The Good, The Bad, and Everything in Between: What the Super Bowl Commercials Tell Us About Upcoming 2021 Trends



From piano performances by the Oatly CEO to Cardi B’s TikTok dances, the Buccaneers win at the 2021 SuperBowl wasn’t the only huge takeaway of the night: once again, the commercials aired during this year’s football game were unforgettable, with over 55 advertisers and 67 commercials that brought in over 6.3 billion ad impressions and 64 billion social media impressions. While this year’s commercial spots came with a shocking $5.5 million price tag for a 30-second airing time, many original brands like Budweiser, Coca-Cola, and Pepsi did not put out big brand commercials and said they had opted into donating their marketing budgets to COVID-19 donation centers instead. However, the performative actions of these big brands were short-lived, as Budweiser still ran ads for their sub-companies such as their Spiked Seltzers. However, an untraditional SuperBowl event came with its perks too, as over 19 first-time advertisers, like Mercari, Indeed, Vrooms, and Doordash, were able to secure commercial spots. Shifts in consumer behavior amid lockdowns ushered SuperBowl commercials this year into promoting inclusivity, nostalgia, and support of small businesses–moving away from big brand companies. 

While the extravagant feel to the Superbowl was absent this year, as cardboard cut-outs filled most of the stadium, the commercials were still entertaining and unique. Coming from someone who unapologetically watches the Superbowl for the ads, rather than the teams, here, in our opinion, are some of the best produced and widely consumed commercials we saw this weekend:

Bud Light’s “Lemon of a Year”

When life gives you lemons, Bud Light turns it into a Super Bowl Commercial on their latest Lemonade Spiked Seltzers. Their minute-long commercial showcased a storm of lemons plummeting a city, screaming pedestrians, and subtle nods to the racial injustice and democratic insurgencies that have happened this year. They were able to perfectly embody the sentiments of this chaotic 2020 without making the commercial centered too much around the current reality of things. Their blend of surrealism and realism, with a side of comedy, allowed viewers to not only connect with the message of the commercial on a personal level but also chuckle at the twist on when life gives you lemons.

State Farm: Drake from StateFarm 

While this Superbowl employed a new way of curating commercials, this clip still brought in the age-old, yet highly successful, usage of celebrity cameos within their ads. With the commercial guest-starring singer Drake, quarterbacks Patrick Mahones and Aaron Rodgers, State Farm was able to close the gap between the world of advertising and the reality happening in the stadium. By spicing up their already traditional “Jake from StateFarm” branding, the commercial’s fun play on words with Drake leading the clip, and the football players taking a break from the field, makes this commercial an extremely memorable one.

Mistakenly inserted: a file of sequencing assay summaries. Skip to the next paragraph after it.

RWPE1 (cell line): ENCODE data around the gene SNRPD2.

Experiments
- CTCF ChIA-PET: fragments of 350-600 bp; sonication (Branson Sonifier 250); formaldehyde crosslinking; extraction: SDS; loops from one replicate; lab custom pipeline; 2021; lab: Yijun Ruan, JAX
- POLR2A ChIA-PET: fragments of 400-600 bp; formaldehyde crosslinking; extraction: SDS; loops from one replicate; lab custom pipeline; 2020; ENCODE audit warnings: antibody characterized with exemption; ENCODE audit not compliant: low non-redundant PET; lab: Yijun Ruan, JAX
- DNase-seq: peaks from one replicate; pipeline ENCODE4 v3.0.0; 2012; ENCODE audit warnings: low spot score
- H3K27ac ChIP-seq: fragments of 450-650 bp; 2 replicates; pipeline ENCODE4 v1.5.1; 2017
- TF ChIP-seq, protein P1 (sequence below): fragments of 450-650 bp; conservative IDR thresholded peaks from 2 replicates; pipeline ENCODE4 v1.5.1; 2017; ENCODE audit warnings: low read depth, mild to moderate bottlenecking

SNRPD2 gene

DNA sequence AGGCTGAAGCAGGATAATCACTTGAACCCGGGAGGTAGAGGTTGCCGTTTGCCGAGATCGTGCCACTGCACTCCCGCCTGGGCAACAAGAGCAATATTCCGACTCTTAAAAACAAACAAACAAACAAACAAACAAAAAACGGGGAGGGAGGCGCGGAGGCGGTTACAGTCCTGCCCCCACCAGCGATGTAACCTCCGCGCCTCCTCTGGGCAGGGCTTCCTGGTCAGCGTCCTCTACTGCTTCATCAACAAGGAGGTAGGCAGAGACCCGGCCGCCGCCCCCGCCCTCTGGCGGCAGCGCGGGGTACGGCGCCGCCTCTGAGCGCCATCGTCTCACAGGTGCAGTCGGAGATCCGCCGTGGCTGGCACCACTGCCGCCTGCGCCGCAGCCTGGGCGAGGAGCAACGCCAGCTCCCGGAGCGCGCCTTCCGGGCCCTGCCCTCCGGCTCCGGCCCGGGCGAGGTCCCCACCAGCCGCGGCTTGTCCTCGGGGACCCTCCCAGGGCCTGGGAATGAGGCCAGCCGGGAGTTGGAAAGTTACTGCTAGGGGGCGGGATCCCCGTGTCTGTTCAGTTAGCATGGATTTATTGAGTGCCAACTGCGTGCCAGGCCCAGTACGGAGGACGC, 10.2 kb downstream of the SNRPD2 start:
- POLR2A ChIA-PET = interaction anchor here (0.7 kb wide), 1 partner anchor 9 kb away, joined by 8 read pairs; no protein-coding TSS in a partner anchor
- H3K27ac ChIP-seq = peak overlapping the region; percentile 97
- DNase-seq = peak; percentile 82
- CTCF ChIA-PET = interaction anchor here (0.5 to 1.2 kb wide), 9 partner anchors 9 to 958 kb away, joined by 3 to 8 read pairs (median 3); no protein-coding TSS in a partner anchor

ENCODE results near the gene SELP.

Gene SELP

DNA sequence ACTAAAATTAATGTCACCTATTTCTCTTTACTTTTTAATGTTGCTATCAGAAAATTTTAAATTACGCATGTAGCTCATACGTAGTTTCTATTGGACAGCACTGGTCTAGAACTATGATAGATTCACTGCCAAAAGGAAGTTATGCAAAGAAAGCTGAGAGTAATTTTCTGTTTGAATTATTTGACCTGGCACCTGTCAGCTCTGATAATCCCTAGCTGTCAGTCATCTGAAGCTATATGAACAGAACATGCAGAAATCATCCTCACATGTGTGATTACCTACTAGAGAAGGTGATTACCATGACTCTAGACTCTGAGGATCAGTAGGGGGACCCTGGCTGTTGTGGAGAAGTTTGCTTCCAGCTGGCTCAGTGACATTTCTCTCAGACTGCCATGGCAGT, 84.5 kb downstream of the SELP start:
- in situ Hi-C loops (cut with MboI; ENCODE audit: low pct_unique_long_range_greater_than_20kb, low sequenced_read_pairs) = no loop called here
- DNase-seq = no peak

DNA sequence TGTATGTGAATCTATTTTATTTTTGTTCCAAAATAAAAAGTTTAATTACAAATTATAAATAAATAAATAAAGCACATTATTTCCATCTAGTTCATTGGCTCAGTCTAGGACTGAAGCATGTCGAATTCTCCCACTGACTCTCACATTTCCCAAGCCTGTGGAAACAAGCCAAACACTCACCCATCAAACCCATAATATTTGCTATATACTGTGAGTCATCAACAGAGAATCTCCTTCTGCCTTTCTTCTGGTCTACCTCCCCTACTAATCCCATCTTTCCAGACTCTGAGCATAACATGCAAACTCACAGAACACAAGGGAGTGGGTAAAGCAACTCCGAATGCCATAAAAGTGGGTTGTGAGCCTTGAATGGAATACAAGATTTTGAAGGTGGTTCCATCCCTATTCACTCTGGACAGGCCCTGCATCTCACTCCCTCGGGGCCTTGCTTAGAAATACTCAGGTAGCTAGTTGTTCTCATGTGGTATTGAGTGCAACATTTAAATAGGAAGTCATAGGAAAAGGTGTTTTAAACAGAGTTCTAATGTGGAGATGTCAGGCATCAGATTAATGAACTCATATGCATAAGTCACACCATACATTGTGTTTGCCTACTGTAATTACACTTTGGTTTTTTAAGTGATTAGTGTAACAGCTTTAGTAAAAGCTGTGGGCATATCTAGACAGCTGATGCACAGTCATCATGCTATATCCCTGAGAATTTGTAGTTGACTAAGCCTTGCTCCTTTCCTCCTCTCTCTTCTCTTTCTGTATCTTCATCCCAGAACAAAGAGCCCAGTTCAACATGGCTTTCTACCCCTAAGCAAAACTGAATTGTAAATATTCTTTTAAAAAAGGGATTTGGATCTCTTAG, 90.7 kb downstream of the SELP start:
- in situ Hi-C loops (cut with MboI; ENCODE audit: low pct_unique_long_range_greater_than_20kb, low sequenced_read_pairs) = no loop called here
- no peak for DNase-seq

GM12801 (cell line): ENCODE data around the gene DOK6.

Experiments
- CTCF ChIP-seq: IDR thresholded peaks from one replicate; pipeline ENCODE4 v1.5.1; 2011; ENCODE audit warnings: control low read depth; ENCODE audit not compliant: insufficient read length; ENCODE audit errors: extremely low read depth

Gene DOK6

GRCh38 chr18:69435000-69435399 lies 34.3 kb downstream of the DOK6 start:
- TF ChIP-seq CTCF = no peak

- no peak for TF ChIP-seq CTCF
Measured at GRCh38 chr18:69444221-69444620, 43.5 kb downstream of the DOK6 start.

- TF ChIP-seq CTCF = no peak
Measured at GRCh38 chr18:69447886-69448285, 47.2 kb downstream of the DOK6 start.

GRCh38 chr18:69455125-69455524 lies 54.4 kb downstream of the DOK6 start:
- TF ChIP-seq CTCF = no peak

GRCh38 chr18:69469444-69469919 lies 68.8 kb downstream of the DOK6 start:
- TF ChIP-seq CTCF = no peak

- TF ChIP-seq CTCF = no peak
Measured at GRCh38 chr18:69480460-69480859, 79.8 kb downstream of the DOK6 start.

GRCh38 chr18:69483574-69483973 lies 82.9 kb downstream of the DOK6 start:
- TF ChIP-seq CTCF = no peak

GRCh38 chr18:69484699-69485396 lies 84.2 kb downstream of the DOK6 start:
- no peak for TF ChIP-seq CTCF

While there were some commercial successes, there were also some that felt less so: 

NFL’s Inspire Change 

This commercial centered around the NFL’s efforts in combating racism, and displaying efforts to donate portions of money to help promote anti-racism initiatives. However, their recent controversies of reprimanding players for taking peaceful stances against the organization’s systemic racism made this message more performative and superficial than influential. The drawbacks of these commercials are that they felt too disconnected from reality, which critics mentioned was a crucial factor in displaying a successful commercial this year. While the ad helped as a stepping stone in the eventual rebranding of the NFL, its marketing impact on consumers was more of a backlash than a success. 


Another commercial that flopped this year was Oatly’s CEO sing-along: the 30-second clip featured the CEO of the company in a meadow of oats singing alone a tune while playing along on an electric piano. There was no dialogue, no storyline, and no other characters involved, leaving the viewers confused about the true message of the commercial, and without a catchy tune stuck in their head, as the commercial received backlash on the singing ability of the CEO himself. While this commercial failed to step out of the commercial tactics that used to work and employ new ones related to 2021, the failure of it ended up being somewhat of a blessing for the company, as Oatly memes on the CEO’s voice started to trend across Twitter. 

From the good, bad, and ugly, the Superbowl commercials this year reminded us that despite the challenges faced in 2021, the world of digital marketing continues to evolve amidst a rapidly evolving consumer and buyer base. 

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